Certainly one of my films of the year so far!
Footnote: I came out of the film reflecting on the unreliability of memory in all our lives. Ask any member of our own family and, inevitably, you’ll get vastly different viewpoints. For me, I’m pretty awful at remembering specific occasions (that might be one of the reasons I now write this blog?)… or, rather, I THINK I have complete recall of them – until Moira gently reminds me of the ACTUAL details. This has gone on throughout our married life (and I’m sure that our daughters will back Moira up on this!). The only problem is that I am apt to recount stories of these events at the drop of a hat… and this process of recalling “untruths” merely acts as a way of transforming unreliable memories into fact!

Monday, July 01, 2013

june 2013 books

More book stuff:
Umbrella (Will Self): I suspect that this is a truly brilliant book. I started reading it just before going on holiday and then decided to “put it on hold” in favour of more suitable holiday reading material. The story focuses on Audrey, a munitions worker in 1918, who is incarcerated in a mental hospital after falling victim to encephalitis lethargic, a brain disease that leaves some of its victims speechless and motionless. In 1971 she is treated by psychiatrist Dr Busner, who wakes her from her stupor with a new drug.
The book covers three time frames (1918, 1971 and 2010) and four viewpoints (the psychiatrist, his patient and her two brothers). The book is NOT easily accessible – well, certainly not for me. It’s 397 pages long and probably contains no more than 10 paragraphs in the entire book and NO chapters! It’s a rambling, poetic, stream-of-consciousness narrative. It probably took me at least half of the book to get into. Self frequently switches focus and time between (and during) sentences. By the end, I sensed that I’d read something quite remarkable- from an author of huge imagination, intelligence and skill.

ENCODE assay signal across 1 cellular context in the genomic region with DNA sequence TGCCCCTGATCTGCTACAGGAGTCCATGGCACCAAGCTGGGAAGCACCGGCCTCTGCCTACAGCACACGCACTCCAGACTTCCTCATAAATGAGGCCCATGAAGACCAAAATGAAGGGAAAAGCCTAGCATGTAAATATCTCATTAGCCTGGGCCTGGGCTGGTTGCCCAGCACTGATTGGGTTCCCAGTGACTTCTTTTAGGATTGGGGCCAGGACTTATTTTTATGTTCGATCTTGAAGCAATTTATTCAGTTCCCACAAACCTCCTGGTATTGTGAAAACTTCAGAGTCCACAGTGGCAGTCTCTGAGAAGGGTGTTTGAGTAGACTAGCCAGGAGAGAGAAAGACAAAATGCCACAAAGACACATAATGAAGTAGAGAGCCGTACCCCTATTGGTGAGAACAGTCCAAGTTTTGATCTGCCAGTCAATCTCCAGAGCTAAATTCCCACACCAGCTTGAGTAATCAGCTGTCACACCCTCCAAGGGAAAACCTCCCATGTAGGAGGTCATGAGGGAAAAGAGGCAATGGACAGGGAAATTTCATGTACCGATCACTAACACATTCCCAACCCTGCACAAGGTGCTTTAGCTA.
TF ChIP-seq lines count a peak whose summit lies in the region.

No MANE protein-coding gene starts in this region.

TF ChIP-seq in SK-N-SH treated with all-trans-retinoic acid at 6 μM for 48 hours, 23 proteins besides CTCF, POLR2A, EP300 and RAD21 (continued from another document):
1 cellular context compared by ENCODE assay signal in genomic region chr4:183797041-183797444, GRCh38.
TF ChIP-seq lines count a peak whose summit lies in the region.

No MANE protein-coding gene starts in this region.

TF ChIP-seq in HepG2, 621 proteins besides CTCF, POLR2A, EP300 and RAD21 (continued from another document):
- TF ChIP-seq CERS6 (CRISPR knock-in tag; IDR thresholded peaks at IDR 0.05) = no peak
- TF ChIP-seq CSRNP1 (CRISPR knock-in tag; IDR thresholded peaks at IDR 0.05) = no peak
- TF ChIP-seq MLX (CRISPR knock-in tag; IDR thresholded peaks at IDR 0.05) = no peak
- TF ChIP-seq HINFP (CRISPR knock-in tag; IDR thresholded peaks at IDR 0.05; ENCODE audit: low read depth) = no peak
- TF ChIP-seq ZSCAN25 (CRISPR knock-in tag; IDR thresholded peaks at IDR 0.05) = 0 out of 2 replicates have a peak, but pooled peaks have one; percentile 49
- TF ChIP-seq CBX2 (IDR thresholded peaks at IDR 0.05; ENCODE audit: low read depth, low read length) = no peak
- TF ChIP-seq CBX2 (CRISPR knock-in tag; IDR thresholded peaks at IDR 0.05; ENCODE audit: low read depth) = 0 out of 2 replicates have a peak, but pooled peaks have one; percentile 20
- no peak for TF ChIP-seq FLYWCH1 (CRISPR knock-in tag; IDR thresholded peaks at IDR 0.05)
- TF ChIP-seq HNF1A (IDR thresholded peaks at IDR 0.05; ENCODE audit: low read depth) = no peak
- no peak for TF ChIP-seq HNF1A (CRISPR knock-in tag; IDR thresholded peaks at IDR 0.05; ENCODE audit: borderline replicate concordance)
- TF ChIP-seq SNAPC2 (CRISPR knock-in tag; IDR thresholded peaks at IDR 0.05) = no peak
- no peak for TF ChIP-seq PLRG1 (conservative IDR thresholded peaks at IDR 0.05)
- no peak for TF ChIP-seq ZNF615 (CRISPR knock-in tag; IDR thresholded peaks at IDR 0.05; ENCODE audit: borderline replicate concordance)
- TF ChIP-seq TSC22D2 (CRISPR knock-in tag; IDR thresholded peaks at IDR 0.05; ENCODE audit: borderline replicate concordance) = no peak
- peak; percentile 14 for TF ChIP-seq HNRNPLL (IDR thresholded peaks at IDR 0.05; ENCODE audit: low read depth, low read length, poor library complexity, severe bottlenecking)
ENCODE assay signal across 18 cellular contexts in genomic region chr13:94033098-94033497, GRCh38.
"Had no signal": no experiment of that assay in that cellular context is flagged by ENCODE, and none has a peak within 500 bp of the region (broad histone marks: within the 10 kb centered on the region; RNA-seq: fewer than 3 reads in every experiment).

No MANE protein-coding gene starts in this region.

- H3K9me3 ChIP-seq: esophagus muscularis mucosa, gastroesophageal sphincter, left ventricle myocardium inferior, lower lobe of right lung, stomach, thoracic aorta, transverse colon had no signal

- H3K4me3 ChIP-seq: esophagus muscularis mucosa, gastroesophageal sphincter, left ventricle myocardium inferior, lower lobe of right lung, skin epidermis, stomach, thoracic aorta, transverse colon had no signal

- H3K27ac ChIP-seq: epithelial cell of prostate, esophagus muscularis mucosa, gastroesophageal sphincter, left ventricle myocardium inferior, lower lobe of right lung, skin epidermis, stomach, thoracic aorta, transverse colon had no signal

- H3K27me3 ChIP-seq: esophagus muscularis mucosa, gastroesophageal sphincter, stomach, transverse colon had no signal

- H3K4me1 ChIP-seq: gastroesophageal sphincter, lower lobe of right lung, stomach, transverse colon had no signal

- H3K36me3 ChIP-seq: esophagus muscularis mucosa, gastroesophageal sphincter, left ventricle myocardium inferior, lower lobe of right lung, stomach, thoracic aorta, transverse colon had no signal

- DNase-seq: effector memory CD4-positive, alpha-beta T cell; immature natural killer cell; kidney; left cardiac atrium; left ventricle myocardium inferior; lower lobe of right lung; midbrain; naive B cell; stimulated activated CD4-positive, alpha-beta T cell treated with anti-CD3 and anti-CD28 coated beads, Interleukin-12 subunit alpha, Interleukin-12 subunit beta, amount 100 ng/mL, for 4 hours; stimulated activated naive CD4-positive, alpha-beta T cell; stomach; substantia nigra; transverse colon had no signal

A Time To Mend: Reflections in Uncertain Times (Peter Millar): I’ve read a number of books produced by Peter Millar over the years (he’s a former Warden of the Iona Community) and he’s always struck me as a very wise, gentle and fascinating man. This wide-ranging and poignant book of reflections is rather beautiful - as well as challenging – and one that I’ll no doubt refer to over the coming years.  
Pushing The Boat Out (edited Kathy Galloway): A collection of poems, from 16 authors, having its origins in the Iona Community magazine “Coracle”. Kay Carmichael describes it thus: “Poetry can speak to the intellect, the heart or the spirit. This is a rare anthology in that it speaks to all three”. I’d go along with that and will certainly keep dipping into over future months/years.
HHhH (Laurent Binet): This is our latest Book Group book and, although I’m generally not a great lover of historical fiction, this is just brilliant. The novel tells the true story of two Czech parachutists’ WW2 mission to assassinate Reinhard Heydrich, chief of the Nazi secret services. Heydrich’sa boss was Heinrich Himmler and the book’s strange title is taken from what everyone in the SS said of their association: “Himmlers Hirn heist Heydrich” (“Himmler’s brain is called Heydrich”). Again, rather like Will Self’s “Umbrella”, there’s a fair amount of stream-of-consciousness stuff – with Binet often speculating on what might have happened and then, perhaps, later rubbishing his original thoughts… or coming up with new speculation - with lots of its workings shown in the margins (as it were). It’s amusing, poignant, highly original, imaginative and completely captivating. Probably one of the best books I’ve read this year (to date!)!
So Many Ways to Begin (Jon McGregor): This a gentle, at times almost mundane, story of ordinary lives – but told in McGregor’s intricately-observed writing style. It tells of the relationship of a couple, David and Eleanor, from youth to age and of their own upbringings. Although perhaps not as impressive as “If Nobody Speaks of Remarkable Things” (it would be difficult to match this!) or “Even The Dogs”, I thought this was another beautiful McGregor book.